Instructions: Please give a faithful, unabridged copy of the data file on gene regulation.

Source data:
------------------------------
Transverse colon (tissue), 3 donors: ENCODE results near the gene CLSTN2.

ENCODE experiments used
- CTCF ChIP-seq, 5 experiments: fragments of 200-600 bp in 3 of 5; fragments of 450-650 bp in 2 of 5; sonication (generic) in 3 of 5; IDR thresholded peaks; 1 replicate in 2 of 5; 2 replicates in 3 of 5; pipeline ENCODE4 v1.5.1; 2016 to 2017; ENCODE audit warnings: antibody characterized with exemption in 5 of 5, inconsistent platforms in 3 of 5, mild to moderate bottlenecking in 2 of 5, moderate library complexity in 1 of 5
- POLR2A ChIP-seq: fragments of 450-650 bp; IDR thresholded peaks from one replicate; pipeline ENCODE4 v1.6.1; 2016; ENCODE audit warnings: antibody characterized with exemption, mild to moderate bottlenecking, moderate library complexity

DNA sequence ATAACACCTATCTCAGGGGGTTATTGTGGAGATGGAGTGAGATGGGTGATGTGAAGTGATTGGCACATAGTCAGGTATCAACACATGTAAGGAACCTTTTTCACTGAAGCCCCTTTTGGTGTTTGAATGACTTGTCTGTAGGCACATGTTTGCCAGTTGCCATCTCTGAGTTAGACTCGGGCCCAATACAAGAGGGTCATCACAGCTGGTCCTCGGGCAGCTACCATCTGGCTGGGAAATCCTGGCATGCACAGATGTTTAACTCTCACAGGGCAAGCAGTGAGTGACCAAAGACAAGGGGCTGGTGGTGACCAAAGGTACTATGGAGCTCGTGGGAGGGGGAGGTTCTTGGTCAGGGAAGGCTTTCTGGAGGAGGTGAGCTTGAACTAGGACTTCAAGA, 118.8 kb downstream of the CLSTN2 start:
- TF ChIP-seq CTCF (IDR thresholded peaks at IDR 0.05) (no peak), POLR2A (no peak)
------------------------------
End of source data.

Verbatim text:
Transverse colon (tissue), 3 donors: ENCODE results near the gene CLSTN2.

ENCODE experiments used
- CTCF ChIP-seq, 5 experiments: fragments of 200-600 bp in 3 of 5; fragments of 450-650 bp in 2 of 5; sonication (generic) in 3 of 5; IDR thresholded peaks; 1 replicate in 2 of 5; 2 replicates in 3 of 5; pipeline ENCODE4 v1.5.1; 2016 to 2017; ENCODE audit warnings: antibody characterized with exemption in 5 of 5, inconsistent platforms in 3 of 5, mild to moderate bottlenecking in 2 of 5, moderate library complexity in 1 of 5
- POLR2A ChIP-seq: fragments of 450-650 bp; IDR thresholded peaks from one replicate; pipeline ENCODE4 v1.6.1; 2016; ENCODE audit warnings: antibody characterized with exemption, mild to moderate bottlenecking, moderate library complexity

DNA sequence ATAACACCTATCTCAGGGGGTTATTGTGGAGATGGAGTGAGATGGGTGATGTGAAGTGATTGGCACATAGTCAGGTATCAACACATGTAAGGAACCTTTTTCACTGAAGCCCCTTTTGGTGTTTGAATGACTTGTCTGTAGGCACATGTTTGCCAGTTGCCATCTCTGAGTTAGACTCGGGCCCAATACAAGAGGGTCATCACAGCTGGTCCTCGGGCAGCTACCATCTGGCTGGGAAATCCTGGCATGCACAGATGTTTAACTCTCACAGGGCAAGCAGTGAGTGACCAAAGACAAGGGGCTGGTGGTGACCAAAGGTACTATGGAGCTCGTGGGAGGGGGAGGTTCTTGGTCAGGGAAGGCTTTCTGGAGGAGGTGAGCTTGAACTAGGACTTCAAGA, 118.8 kb downstream of the CLSTN2 start:
- TF ChIP-seq CTCF (IDR thresholded peaks at IDR 0.05) (no peak), POLR2A (no peak)